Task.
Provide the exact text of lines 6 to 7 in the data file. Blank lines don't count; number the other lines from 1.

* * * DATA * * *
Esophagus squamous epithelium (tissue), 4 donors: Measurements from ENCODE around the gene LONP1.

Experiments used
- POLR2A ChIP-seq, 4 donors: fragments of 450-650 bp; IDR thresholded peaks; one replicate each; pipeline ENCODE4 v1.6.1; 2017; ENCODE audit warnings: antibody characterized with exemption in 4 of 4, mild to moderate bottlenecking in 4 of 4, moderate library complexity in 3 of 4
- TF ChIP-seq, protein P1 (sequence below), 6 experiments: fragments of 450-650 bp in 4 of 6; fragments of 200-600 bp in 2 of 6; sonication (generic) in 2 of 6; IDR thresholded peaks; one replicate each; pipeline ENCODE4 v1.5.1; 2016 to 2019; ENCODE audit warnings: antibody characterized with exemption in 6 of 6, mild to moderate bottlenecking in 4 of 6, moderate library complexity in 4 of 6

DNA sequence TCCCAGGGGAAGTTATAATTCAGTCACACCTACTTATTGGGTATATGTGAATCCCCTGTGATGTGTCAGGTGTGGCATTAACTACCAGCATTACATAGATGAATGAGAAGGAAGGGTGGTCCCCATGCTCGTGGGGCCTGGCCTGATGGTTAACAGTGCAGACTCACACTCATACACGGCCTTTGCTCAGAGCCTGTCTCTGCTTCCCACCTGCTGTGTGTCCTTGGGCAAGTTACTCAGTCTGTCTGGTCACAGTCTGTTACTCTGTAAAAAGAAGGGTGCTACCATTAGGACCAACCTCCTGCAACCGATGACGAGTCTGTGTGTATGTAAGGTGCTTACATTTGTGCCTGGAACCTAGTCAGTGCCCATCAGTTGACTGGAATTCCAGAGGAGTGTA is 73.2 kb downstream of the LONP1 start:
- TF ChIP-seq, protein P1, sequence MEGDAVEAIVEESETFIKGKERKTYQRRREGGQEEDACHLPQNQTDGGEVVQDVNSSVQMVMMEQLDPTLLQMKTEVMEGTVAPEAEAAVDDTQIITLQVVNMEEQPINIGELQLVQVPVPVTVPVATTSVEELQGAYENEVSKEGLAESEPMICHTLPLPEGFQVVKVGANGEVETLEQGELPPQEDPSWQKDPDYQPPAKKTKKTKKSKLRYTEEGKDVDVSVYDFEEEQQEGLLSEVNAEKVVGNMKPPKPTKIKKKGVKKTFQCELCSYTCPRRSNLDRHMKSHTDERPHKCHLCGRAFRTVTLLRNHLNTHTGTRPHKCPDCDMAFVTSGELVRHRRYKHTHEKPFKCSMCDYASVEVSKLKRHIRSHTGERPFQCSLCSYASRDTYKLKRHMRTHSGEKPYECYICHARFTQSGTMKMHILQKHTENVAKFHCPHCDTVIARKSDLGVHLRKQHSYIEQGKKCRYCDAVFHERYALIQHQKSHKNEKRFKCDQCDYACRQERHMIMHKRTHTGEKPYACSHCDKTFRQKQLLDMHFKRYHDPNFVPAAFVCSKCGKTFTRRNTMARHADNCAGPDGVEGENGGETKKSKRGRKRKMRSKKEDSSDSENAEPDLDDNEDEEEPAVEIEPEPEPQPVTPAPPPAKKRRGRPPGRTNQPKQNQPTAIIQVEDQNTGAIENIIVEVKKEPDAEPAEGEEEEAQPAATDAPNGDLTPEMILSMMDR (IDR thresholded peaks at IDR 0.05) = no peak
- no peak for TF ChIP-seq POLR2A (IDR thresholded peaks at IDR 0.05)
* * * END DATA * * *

- TF ChIP-seq, protein P1, sequence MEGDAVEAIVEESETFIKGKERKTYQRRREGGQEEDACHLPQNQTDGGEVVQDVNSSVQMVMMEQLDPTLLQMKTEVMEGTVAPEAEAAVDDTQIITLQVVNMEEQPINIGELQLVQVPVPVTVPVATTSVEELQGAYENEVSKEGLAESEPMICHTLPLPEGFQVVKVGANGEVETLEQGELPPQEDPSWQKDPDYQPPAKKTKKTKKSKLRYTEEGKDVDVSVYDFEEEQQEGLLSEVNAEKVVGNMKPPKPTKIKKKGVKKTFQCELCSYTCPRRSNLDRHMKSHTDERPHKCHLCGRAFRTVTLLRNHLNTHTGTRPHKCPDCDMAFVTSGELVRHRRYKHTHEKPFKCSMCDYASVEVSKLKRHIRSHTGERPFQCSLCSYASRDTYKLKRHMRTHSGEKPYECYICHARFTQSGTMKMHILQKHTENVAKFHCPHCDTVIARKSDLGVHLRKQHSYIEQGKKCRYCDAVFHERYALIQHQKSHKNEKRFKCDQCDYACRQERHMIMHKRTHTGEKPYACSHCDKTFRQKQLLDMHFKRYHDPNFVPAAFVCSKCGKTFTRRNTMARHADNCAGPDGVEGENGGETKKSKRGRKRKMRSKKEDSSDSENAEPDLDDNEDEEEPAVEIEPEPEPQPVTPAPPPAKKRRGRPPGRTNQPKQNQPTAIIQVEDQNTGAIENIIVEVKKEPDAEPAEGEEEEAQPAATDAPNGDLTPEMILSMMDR (IDR thresholded peaks at IDR 0.05) = no peak
- no peak for TF ChIP-seq POLR2A (IDR thresholded peaks at IDR 0.05)